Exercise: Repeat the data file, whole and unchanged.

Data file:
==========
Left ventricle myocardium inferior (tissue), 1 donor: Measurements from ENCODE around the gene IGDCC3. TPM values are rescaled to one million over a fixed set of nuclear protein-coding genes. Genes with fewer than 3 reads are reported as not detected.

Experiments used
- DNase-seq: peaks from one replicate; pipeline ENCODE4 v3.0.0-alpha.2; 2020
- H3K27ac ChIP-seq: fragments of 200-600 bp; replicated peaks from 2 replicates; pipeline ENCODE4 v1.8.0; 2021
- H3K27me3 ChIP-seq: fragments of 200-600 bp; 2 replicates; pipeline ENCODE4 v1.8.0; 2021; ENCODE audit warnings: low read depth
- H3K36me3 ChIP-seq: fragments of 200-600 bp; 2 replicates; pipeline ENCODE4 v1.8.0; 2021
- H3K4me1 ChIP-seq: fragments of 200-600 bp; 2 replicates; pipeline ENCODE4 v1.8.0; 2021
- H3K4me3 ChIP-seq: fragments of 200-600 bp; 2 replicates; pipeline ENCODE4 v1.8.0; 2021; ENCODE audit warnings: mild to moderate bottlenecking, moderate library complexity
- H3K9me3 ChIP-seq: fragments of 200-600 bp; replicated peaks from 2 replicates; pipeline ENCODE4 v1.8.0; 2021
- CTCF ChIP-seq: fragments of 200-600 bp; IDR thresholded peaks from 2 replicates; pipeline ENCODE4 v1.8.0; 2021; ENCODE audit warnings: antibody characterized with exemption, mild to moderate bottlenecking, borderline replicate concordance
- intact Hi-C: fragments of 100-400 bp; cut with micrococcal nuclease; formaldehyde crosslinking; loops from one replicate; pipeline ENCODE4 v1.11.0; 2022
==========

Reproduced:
Left ventricle myocardium inferior (tissue), 1 donor: Measurements from ENCODE around the gene IGDCC3. TPM values are rescaled to one million over a fixed set of nuclear protein-coding genes. Genes with fewer than 3 reads are reported as not detected.

Experiments used
- DNase-seq: peaks from one replicate; pipeline ENCODE4 v3.0.0-alpha.2; 2020
- H3K27ac ChIP-seq: fragments of 200-600 bp; replicated peaks from 2 replicates; pipeline ENCODE4 v1.8.0; 2021
- H3K27me3 ChIP-seq: fragments of 200-600 bp; 2 replicates; pipeline ENCODE4 v1.8.0; 2021; ENCODE audit warnings: low read depth
- H3K36me3 ChIP-seq: fragments of 200-600 bp; 2 replicates; pipeline ENCODE4 v1.8.0; 2021
- H3K4me1 ChIP-seq: fragments of 200-600 bp; 2 replicates; pipeline ENCODE4 v1.8.0; 2021
- H3K4me3 ChIP-seq: fragments of 200-600 bp; 2 replicates; pipeline ENCODE4 v1.8.0; 2021; ENCODE audit warnings: mild to moderate bottlenecking, moderate library complexity
- H3K9me3 ChIP-seq: fragments of 200-600 bp; replicated peaks from 2 replicates; pipeline ENCODE4 v1.8.0; 2021
- CTCF ChIP-seq: fragments of 200-600 bp; IDR thresholded peaks from 2 replicates; pipeline ENCODE4 v1.8.0; 2021; ENCODE audit warnings: antibody characterized with exemption, mild to moderate bottlenecking, borderline replicate concordance
- intact Hi-C: fragments of 100-400 bp; cut with micrococcal nuclease; formaldehyde crosslinking; loops from one replicate; pipeline ENCODE4 v1.11.0; 2022